• Who you’ll find: A wide mix, but skews older than some rivals due to existing Facebook user base.
  • Decentraland
    • Built on the Ethereum blockchain, Decentraland is big on user-generated content and ownership. Think of it as buying digital land and building whatever you like. 
    • Strength: Freedom and potential for true ‘digital landlords’. If your brand is about customization or user participation, this is the sandbox you might want to play in.
    • Who you’ll find: Tech-savvy early adopters, investors, crypto crowd. Not yet for the mass market.
  • Roblox
    • Often mistaken for a single game, Roblox is actually a massive platform for user-created experiences. It exploded during the pandemic and maintains popularity.
    • Strength: Dominates the younger demographic. If your brand caters to teens or even pre-teens, Roblox is worth serious consideration.
    • Who you’ll find: Kids, young adults – it’s a hyperactive, virtual playground.
  • The Sandbox
    • Similar philosophy to Decentraland, but leans more towards gaming experiences and recognizable brands partnering up.
    • Strength: High-profile collaborations (Snoop Dogg in 2021) maybe get media buzz, offering access to an engaged audience.
    • Who you’ll find: Trend-conscious, those into pop culture moments, and again, a younger demographic.
  • Niche & Emerging Platforms
    • It’s a land rush out there! Smaller metaverses focused on specific interests – music, fitness, professional networking – are popping up all the time.
    • Strength: Hyper-targeted audience, potential for low-competition environments if it aligns perfectly with your brand.
    • Who you’ll find: Depends entirely on the platform. Do your research to ensure a good fit.

A Note on Apple Vision Pro

Apple, as usual, plays by its own rules. 

There’s no dedicated Apple “metaverse”, but the Vision Pro headset focuses on Mixed Reality (MR). This blends digital elements with the real world. This is less about chat rooms, and more about overlaying shopping info onto a physical supermarket.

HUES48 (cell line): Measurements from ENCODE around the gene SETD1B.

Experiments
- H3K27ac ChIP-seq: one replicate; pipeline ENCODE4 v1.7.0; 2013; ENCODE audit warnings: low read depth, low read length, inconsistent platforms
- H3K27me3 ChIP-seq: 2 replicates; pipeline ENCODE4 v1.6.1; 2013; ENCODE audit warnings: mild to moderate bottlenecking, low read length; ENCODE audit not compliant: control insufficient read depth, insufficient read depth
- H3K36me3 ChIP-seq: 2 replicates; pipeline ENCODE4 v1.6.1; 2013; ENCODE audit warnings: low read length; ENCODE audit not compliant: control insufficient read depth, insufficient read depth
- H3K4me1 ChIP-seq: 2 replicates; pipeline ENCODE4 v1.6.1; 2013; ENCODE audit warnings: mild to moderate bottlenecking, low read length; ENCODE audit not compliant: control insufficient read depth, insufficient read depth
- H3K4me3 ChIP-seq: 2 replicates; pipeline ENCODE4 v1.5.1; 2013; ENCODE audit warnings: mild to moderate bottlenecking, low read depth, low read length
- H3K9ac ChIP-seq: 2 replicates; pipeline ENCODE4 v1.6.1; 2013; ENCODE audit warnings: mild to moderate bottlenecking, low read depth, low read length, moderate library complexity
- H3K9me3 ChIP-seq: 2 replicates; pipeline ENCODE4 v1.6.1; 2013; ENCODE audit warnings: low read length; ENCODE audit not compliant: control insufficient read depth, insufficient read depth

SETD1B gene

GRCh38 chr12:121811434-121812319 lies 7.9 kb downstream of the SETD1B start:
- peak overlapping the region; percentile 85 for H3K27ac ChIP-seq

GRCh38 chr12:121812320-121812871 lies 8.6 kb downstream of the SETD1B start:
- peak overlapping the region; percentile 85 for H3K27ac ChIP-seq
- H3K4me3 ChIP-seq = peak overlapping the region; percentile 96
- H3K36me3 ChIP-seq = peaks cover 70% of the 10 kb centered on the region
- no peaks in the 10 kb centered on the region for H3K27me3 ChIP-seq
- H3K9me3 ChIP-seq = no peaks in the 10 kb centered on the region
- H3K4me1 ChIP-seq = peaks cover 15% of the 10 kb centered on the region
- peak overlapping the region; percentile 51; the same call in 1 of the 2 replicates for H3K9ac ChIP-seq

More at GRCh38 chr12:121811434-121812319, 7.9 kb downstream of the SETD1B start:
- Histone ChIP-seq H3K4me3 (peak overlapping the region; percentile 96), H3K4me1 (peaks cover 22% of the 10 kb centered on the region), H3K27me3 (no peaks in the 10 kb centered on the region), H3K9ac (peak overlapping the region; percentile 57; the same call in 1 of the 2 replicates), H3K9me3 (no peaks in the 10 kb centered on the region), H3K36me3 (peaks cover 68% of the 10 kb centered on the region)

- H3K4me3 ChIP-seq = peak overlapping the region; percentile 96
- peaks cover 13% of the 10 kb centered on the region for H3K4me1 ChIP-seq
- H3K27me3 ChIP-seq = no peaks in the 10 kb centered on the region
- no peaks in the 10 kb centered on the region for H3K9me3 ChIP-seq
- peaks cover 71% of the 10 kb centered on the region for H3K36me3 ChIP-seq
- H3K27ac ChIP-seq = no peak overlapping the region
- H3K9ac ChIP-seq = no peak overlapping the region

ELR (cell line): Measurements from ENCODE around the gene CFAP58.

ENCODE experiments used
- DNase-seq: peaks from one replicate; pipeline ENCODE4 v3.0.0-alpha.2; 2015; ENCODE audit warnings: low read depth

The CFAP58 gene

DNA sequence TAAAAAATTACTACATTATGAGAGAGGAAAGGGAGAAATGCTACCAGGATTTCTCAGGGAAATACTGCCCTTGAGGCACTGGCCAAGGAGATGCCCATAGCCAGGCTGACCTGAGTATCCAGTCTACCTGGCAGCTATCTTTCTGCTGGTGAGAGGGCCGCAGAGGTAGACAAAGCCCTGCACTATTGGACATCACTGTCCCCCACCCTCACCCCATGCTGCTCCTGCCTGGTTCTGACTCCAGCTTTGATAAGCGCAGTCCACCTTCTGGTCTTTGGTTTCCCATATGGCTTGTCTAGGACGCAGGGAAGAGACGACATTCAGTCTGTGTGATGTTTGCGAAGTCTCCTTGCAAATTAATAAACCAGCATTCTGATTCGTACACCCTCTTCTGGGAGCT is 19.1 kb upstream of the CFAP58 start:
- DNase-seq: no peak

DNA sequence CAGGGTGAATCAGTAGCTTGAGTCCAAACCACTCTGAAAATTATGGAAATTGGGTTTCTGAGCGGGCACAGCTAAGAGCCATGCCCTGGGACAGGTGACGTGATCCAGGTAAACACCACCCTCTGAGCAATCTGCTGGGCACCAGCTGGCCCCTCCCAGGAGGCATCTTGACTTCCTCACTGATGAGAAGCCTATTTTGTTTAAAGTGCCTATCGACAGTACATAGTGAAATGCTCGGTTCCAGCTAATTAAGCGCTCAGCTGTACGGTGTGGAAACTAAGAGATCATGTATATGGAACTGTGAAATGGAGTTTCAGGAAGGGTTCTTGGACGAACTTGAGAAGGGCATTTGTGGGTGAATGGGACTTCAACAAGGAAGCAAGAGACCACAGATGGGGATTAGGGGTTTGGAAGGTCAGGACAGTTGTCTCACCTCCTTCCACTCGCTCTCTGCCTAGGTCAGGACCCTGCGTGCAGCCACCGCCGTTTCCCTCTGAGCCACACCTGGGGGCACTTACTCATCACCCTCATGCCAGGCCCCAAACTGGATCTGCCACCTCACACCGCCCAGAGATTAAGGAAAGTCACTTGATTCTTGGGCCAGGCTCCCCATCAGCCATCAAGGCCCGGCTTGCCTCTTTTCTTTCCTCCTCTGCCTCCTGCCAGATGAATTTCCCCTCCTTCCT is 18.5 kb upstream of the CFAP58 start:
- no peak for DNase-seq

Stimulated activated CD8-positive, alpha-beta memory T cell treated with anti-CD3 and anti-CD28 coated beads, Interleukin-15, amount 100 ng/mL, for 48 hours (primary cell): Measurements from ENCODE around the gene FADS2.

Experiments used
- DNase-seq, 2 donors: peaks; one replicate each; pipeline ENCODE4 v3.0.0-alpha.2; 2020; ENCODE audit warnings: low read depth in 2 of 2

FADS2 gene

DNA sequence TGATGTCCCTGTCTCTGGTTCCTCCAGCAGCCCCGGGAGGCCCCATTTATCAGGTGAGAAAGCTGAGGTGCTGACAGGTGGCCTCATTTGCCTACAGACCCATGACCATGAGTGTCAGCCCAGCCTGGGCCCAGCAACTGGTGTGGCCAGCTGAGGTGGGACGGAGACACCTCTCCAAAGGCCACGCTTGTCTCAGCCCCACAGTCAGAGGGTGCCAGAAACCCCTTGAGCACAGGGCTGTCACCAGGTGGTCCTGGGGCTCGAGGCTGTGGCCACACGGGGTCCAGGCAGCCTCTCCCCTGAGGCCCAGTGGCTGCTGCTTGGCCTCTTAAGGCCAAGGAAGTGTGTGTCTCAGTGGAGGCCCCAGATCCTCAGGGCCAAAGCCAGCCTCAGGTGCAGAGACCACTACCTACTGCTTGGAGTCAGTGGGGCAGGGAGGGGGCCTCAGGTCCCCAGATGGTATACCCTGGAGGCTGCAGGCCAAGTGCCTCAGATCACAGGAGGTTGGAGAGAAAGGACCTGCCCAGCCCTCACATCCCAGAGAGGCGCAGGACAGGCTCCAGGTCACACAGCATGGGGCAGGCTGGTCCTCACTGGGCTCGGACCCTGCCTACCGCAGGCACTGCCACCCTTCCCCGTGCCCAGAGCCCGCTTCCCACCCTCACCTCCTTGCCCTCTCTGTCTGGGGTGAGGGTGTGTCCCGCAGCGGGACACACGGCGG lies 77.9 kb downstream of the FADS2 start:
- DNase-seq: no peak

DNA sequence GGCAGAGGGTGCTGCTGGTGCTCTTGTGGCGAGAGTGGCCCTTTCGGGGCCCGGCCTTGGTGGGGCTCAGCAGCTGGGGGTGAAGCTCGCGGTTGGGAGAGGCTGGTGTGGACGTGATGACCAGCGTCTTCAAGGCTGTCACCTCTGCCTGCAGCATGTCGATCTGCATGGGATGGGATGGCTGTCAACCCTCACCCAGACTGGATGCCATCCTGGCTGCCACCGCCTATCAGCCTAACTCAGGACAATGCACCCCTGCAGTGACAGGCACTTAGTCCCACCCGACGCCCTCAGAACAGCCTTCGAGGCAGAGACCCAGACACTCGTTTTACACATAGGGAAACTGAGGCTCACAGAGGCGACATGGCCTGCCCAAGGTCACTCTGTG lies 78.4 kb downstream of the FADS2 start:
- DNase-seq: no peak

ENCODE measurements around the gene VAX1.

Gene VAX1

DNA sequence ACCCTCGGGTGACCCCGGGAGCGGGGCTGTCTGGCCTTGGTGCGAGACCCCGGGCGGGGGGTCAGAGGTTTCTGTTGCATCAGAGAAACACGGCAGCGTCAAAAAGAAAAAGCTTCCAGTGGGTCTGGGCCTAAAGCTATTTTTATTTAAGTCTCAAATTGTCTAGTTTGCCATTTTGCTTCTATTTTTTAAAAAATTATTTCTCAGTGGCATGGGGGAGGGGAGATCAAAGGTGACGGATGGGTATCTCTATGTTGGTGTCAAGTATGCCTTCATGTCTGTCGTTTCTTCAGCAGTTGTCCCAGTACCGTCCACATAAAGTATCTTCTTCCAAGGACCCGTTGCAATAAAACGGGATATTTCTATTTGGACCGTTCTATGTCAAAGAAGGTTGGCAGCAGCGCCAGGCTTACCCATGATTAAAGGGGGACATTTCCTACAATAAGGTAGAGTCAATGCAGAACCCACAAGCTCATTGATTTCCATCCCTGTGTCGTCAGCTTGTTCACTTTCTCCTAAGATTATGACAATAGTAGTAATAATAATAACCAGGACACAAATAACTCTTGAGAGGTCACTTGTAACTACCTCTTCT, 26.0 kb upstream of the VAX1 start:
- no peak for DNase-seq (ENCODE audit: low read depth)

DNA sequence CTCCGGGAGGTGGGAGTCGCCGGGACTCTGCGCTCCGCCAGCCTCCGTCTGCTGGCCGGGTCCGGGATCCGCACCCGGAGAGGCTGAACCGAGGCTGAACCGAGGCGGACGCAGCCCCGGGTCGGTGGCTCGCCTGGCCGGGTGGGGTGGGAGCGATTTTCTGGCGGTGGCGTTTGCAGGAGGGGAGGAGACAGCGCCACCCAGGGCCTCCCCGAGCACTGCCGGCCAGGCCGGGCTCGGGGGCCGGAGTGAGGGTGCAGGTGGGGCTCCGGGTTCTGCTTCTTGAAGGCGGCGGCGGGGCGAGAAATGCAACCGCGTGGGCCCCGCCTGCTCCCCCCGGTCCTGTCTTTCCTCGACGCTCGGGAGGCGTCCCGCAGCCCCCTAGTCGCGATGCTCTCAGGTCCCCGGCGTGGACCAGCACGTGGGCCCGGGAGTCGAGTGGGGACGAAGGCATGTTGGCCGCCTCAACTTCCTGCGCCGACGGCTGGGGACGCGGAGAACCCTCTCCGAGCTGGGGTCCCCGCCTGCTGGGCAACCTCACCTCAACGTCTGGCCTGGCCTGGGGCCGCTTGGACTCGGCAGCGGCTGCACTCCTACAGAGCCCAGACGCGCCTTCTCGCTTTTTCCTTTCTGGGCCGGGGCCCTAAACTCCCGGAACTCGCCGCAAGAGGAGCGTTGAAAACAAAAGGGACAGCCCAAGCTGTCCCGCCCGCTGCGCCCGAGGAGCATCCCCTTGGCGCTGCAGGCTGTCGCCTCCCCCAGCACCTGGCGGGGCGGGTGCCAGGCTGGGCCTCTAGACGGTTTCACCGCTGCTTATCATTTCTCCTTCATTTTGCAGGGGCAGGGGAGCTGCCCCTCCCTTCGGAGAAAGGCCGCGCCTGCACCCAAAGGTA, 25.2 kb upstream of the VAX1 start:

Marketing applications are still developing.

For Most of Us, We’re Just Not There Yet

It’s in the nature of digital marketers to be curious about the future. Some of that curiosity comes from fomo–nobody wants to venture into a new platform or market with exciting ideas and plans to find that their competition is already there. 

For those of us old enough to remember when we suddenly had to have a website on something called the world wide web–and figure out how to advertise on it–we never want to be left behind.

Unless your brand is marketing specifically to the NFT or crypto crowd, or you’re making games for the Meta platform, your marketing budget is better spent somewhere else. 

To put it simply, if your audience isn’t either VR gamers or crypto folks, then the digital channels you’re used to are still the best bets for a solid return on investment. 

If you’d like to know how, specifically, a digital marketing agency can help you spend those marketing dollars in ways that can make a significant impact on your business’s bottom line, then you should give us a jingle. We’ve helped hundreds of clients get pretty great results and we’d love to help you, too. 

Contact us today for a free consultation and let’s see what we can do.

Key Takeaways

  • The “Metaverse” is Still Fragmented: There’s no single, unified metaverse in 2024. Think of them as competing islands, each with its own rules and audience demographics.
  • Target Audience is Paramount: Understanding who is already actively using each metaverse platform is crucial for deciding if it’s worth your marketing investment.
  • Mainstream Appeal is Limited (For Now): While VR/AR tech is growing, most consumers aren’t yet engaging with the metaverse on a daily basis. This means your current marketing channels likely have better ROI.
  • Innovation & Experimentation Have Value: Even if large-scale metaverse campaigns aren’t wise yet, smaller experiments can help brands stay ahead of the curve. This is especially true for those catering to young, tech-savvy audiences.
  • It’s Not “If”, But “When”: The metaverse, or something like it, will likely become more integral to our digital lives. Keeping an eye on its development and understanding its potential is a smart long-term strategy.
  • Traditional Digital Marketing Still Reigns: Investing in proven channels like search, social, and content marketing will likely yield the best returns for most businesses in 2024.